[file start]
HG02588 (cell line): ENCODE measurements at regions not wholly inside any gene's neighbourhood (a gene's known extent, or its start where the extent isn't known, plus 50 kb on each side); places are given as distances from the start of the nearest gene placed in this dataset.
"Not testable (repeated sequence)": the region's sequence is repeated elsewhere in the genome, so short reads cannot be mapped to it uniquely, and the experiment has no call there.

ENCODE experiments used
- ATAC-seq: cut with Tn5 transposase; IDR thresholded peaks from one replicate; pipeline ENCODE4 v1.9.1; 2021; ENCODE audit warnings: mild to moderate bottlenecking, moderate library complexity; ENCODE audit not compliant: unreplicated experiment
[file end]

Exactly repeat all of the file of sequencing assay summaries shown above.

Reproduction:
HG02588 (cell line): ENCODE measurements at regions not wholly inside any gene's neighbourhood (a gene's known extent, or its start where the extent isn't known, plus 50 kb on each side); places are given as distances from the start of the nearest gene placed in this dataset.
"Not testable (repeated sequence)": the region's sequence is repeated elsewhere in the genome, so short reads cannot be mapped to it uniquely, and the experiment has no call there.

ENCODE experiments used
- ATAC-seq: cut with Tn5 transposase; IDR thresholded peaks from one replicate; pipeline ENCODE4 v1.9.1; 2021; ENCODE audit warnings: mild to moderate bottlenecking, moderate library complexity; ENCODE audit not compliant: unreplicated experiment